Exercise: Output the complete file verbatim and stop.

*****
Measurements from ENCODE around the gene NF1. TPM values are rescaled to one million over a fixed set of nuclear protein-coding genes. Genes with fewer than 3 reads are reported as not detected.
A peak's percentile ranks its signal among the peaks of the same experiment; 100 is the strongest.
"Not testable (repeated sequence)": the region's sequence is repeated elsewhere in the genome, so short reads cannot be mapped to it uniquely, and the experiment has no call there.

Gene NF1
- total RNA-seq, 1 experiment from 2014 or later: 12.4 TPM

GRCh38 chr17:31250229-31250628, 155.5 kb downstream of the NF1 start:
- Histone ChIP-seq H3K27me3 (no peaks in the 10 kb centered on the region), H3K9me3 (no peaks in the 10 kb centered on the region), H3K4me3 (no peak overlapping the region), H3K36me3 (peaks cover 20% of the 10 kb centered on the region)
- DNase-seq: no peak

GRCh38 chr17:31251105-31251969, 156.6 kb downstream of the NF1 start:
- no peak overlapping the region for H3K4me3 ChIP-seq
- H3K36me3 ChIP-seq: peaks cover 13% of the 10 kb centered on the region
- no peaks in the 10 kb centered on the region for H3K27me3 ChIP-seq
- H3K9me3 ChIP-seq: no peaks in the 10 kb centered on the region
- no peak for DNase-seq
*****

Measurements from ENCODE around the gene NF1. TPM values are rescaled to one million over a fixed set of nuclear protein-coding genes. Genes with fewer than 3 reads are reported as not detected.
A peak's percentile ranks its signal among the peaks of the same experiment; 100 is the strongest.
"Not testable (repeated sequence)": the region's sequence is repeated elsewhere in the genome, so short reads cannot be mapped to it uniquely, and the experiment has no call there.

Gene NF1
- total RNA-seq, 1 experiment from 2014 or later: 12.4 TPM

GRCh38 chr17:31250229-31250628, 155.5 kb downstream of the NF1 start:
- Histone ChIP-seq H3K27me3 (no peaks in the 10 kb centered on the region), H3K9me3 (no peaks in the 10 kb centered on the region), H3K4me3 (no peak overlapping the region), H3K36me3 (peaks cover 20% of the 10 kb centered on the region)
- DNase-seq: no peak

GRCh38 chr17:31251105-31251969, 156.6 kb downstream of the NF1 start:
- no peak overlapping the region for H3K4me3 ChIP-seq
- H3K36me3 ChIP-seq: peaks cover 13% of the 10 kb centered on the region
- no peaks in the 10 kb centered on the region for H3K27me3 ChIP-seq
- H3K9me3 ChIP-seq: no peaks in the 10 kb centered on the region
- no peak for DNase-seq